But that also has the kind of culture people wanna be in from the beginning. And I really do have a hypothesis that not only is this possible it’s probable, but it’s actually going to take me making some tough decisions and being willing to pull back and being willing to say, maybe this is gonna take longer, but I think it’s better for the humans involved. Like I said, it’s a, it’s a hypothesis. It’s one that I’m willing to explore. And it feels right, even though it is very, very scary because today I told the team, I said, you know what? We’re taking, we’re taking a two month pause, finish up whatever you’re working on. Like, if you’re in the middle of something, finish it up, you know, make notes, get with the team. If you need to, to get support, like finish up what you’re working on. And then we’re gonna take a break.

(24:53):
And that’s terrifying because I wanna tell them, I wanna crack the whip. I wanna be like, work more, work harder, work longer, go, go, go, go, go. Cause I want, I want this out. But the thing that I realized is one, we talked about the mental health piece, but the other piece is, is am I start to, I started to question whether I’m actually pushing for something that’s not, that’s not true. And what I mean is, am I pushing for, get it out there, get it out there, get it out there. I want it out there already, but it’s not ready. I have feeling there’s something else that we need to know or something that we need to discover that once we do changes some things that are fundamental. And I can’t tell you what that is. I can’t tell you. I, I can’t tell you anything about it.

(25:49):
Other than I just have this feeling and things get created in space in time. Nature of whores a vacuum. I’ve heard this phrase. I hate it. I don’t know why. It just, it sounds annoying to me, right? But what I’m realizing is maybe very wise about that saying is without, you know, a vacuum is just space and time without it. How can anything come in to get to how, how can new ideas come in? And how can like sometimes space is what’s required time. It’s, what’s required to create the mental capacity to find solutions that you didn’t even know. Were there problems you didn’t even know? Were there new ways of thinking about things and something in my gut and something in, in just, just the path that we’ve taken to get to this place tells me, this is part of, this is part of this, this whole time period as well.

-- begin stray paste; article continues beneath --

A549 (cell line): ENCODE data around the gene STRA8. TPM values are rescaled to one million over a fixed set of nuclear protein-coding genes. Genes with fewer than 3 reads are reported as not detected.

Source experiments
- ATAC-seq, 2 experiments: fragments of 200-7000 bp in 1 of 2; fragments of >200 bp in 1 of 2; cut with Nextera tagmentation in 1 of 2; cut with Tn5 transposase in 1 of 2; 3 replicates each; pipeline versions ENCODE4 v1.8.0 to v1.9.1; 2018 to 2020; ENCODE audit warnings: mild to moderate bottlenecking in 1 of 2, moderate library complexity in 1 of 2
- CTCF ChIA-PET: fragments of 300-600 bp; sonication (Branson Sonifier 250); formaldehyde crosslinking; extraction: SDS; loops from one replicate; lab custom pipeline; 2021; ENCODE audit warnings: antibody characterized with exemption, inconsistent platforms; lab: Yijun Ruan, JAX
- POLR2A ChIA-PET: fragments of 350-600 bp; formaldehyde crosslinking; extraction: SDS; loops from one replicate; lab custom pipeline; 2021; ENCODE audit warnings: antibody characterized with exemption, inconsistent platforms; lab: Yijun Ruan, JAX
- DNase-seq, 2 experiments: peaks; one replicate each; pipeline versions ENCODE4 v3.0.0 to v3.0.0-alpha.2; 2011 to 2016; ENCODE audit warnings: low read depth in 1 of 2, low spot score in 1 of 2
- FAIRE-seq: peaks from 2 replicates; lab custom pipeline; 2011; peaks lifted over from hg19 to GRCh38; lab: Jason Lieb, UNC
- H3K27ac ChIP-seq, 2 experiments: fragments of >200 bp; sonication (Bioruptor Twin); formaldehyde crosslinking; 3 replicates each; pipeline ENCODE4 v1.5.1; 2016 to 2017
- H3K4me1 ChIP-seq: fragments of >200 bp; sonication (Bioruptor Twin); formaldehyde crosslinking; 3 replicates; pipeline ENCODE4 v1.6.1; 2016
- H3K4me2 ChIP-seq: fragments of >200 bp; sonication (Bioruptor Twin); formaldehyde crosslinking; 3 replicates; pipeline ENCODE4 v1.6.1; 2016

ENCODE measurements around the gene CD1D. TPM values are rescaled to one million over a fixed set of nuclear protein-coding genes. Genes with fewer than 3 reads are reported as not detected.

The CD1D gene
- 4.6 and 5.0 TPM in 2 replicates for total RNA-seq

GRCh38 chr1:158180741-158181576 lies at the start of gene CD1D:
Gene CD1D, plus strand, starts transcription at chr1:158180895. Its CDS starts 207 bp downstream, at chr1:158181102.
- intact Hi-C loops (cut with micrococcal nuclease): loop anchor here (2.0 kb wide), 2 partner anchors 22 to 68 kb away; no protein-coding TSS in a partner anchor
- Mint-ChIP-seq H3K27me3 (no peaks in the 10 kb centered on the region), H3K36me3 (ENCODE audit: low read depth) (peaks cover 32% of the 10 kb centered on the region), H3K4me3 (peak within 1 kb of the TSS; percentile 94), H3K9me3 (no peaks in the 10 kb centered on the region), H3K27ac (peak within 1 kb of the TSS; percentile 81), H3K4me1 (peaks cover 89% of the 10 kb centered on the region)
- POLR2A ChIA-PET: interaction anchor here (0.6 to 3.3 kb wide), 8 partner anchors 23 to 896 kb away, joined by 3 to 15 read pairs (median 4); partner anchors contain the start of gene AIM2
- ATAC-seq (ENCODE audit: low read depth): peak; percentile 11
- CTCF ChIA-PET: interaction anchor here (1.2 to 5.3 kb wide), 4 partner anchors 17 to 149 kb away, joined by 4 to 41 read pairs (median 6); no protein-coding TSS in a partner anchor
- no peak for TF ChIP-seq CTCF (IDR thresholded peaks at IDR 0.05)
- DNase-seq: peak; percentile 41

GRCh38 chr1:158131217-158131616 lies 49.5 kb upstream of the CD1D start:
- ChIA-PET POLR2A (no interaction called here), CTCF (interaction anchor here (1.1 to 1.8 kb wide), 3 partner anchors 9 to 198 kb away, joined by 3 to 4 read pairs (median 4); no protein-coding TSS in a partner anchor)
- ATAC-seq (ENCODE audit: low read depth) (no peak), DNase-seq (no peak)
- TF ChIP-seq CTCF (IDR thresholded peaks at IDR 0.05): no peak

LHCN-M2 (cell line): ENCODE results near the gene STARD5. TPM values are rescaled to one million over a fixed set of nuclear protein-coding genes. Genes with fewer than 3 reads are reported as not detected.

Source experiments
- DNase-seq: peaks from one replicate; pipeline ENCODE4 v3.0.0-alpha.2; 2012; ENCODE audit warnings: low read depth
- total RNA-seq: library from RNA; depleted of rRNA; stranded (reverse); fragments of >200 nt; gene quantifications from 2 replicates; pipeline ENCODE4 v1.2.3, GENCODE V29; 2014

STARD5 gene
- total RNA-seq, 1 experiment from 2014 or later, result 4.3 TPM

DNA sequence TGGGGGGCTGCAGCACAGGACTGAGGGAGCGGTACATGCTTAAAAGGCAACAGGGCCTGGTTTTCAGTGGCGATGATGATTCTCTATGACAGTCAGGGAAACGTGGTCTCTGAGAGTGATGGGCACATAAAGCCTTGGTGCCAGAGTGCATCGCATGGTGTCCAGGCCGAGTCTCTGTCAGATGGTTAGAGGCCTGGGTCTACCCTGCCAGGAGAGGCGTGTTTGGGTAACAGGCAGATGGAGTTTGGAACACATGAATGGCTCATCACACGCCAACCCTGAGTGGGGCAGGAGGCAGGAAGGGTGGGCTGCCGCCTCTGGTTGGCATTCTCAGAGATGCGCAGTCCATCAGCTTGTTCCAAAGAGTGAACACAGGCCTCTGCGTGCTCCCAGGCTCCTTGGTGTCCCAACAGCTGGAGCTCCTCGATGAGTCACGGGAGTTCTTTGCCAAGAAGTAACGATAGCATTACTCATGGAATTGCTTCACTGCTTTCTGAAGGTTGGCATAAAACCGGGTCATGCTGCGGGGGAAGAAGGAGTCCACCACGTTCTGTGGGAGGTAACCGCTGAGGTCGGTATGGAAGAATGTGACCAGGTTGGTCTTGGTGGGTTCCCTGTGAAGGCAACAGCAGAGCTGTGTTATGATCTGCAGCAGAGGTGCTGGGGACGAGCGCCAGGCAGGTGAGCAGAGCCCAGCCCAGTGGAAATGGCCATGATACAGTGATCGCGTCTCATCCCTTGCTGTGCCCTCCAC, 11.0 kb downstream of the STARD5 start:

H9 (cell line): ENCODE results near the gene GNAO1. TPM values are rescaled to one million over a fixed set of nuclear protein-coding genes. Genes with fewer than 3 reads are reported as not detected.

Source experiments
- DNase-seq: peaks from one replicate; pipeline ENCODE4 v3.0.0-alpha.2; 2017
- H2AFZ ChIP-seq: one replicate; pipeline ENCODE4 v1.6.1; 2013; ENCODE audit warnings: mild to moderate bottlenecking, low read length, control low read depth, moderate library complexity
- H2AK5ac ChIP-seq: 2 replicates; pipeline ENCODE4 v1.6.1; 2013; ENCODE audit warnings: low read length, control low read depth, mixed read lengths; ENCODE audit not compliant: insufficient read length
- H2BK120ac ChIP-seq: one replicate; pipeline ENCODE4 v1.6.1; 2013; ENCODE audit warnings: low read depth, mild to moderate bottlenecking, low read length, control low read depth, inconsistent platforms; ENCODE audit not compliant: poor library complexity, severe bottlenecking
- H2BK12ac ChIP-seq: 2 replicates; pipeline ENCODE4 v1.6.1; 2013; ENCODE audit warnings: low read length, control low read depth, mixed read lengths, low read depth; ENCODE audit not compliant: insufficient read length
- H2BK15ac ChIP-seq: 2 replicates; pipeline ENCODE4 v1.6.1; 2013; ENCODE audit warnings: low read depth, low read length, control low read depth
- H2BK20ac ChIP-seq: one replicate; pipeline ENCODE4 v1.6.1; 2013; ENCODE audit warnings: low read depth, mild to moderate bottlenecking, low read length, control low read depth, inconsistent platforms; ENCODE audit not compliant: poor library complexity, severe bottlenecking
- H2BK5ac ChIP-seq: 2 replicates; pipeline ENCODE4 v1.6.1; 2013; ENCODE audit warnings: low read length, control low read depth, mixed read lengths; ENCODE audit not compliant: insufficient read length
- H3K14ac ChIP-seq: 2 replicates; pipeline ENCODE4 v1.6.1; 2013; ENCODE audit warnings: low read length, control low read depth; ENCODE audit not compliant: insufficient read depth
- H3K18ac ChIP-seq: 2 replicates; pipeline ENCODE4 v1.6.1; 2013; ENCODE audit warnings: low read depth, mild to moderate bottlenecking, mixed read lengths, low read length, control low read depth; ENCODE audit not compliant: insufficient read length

(26:55):
So this I’m, I’m no longer resisting the path I’m following the path that’s laid out. I’m choosing to embrace it. I’m choosing to go with it. I’m choosing to let it unfold and to be the arbiter and the executor of it. And I believe my job is to hold the vision, to execute when there’s something to execute and to listen and be a good steward outside of that. And that’s all there is for me to do. So that’s what we’re doing. So to that end, one of the things we’ve talked about, and I decided to pull the trigger on is we are going to for a little while, we’re gonna do every other week with the podcast. So yes, I realize this is dropping on April 1st. This is not April fool’s day joke. Um, but we, we, the amount of time that it takes to not record, but produce and pull together all the assets and all the thing, it, it takes something and I have help.

(28:14):
Um, but it still requires me doing a lot of the work and I’m happy to do it because I love my audience. I love you all. I love our guests. I love this podcast. Like it is one of my favorite things about the journey over the last year. Since we start, since we started this podcast last April, it is literally one of my favorite things. And I look forward to it every week. What I realize is if I’m going to take space, if I’m going to take, if I’m really going to lean into what, what messages that I’m getting right now, I need to, I need to take a step back on this too. So what that means is we’re gonna go to it every other week. Um, we’re still recording every week. So, but it just gives me a little bit of space and time for the weeks when things are, are really busy, I’ve got some buffer before I have to get the next episode over to the production company, with all the assets and everything, which is a relief.

(29:13):
I mean, it’s just a relief. And in the meantime, we’re gonna be, we’re gonna look at our process. We’re going to look at the tools we’re using. We’re going to catalog all the work that is left to be done. We’re gonna catalog what we already had. I’ve done. We’re gonna make a plan. I’m gonna continue to talk to some investors who I think are strategically aligned with us, who I think would listen to this episode and hear what I’m saying and get it and support it. And I am sorting out for myself. You know, the thing, the thing I remembered about myself and I, I told my co-founders and I told my team, this is I have never built a company on raised money. I’ve never gone out and raised funds to build the company. I’ve always made money to build a company like gone out, made money, done the revenue thing, and then build from there.

(30:07):
And for some reason, because I think it’s important to understand the journey of raising money. And I think we will. I really do think that we will, but for a while, I gotta go back to my roots. My roots are, I’m great at making money. I can, you, I am great at providing value and exchange for money. I can do that all day long every day. I’m great at it. I just forgot. And I, and I got caught up in investing in pitching and all the I’m gonna put this in quote startupy things. What I want you to take from this dear listener, dear startup, founder, dear startup, CEO, startup executive, the journey is going to look how the journey looks and yours might look different. If you, if you listen to all the entrepreneurs we have on the show, if you listen to all the podcast out there where they interview entrepreneurs about their journeys, no two are exactly alike.